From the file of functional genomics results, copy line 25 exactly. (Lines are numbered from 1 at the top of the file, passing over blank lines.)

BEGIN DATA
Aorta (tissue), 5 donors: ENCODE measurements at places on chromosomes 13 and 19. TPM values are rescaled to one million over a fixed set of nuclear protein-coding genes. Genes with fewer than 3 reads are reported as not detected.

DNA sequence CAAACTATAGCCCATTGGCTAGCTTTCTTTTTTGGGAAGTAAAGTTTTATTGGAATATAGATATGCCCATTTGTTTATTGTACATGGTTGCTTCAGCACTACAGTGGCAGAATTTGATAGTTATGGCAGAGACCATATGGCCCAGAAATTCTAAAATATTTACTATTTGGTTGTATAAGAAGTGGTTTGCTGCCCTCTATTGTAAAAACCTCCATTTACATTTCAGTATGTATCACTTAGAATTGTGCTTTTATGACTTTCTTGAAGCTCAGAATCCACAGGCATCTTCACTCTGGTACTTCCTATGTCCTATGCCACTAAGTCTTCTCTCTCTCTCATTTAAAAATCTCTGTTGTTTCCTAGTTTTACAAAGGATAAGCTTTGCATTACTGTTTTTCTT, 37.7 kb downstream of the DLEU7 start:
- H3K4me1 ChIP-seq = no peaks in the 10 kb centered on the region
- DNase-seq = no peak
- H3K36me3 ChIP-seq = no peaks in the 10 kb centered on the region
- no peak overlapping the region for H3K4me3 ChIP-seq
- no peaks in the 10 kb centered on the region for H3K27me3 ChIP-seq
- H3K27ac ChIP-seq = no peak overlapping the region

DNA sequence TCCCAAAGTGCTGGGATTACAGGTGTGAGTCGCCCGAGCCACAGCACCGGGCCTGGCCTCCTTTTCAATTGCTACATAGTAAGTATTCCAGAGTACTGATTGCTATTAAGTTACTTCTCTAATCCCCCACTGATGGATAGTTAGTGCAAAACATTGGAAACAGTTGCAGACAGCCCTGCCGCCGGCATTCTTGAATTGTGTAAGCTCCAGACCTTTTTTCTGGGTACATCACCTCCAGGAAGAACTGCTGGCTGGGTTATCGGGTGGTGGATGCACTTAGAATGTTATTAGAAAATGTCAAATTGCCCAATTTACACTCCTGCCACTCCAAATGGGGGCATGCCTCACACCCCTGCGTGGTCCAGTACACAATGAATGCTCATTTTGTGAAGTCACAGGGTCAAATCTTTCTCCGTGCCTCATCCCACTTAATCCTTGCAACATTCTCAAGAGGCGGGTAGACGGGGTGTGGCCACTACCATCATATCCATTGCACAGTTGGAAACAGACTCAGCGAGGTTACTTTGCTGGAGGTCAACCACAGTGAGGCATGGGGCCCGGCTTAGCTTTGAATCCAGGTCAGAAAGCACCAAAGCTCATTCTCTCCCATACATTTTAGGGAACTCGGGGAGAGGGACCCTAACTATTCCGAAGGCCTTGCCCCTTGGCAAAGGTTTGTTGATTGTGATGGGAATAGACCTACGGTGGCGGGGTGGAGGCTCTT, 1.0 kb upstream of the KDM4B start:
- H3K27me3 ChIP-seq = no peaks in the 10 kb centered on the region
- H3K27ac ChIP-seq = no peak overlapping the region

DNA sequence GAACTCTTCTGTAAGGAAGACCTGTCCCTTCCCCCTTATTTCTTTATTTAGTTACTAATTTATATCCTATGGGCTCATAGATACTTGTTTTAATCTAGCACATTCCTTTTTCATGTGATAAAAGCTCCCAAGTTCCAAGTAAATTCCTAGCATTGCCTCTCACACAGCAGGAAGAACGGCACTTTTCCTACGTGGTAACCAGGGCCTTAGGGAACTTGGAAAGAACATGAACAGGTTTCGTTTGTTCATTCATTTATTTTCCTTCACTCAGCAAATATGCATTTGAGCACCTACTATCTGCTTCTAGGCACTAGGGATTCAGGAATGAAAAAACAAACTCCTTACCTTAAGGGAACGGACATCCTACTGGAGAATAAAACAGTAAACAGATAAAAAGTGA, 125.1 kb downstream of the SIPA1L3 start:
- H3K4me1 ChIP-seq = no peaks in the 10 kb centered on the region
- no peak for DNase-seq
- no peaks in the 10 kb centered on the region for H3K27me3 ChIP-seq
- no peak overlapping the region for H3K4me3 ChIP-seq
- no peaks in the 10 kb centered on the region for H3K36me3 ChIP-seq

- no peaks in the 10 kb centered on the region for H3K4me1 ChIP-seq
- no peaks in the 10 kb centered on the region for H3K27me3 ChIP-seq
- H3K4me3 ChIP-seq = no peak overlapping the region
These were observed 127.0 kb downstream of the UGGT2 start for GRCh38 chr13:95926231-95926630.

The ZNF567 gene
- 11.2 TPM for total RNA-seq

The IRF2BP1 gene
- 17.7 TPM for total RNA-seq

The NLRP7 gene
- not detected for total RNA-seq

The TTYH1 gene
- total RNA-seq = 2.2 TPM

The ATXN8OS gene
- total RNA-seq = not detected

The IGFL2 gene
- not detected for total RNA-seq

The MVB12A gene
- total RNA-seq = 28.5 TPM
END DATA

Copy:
- 17.7 TPM for total RNA-seq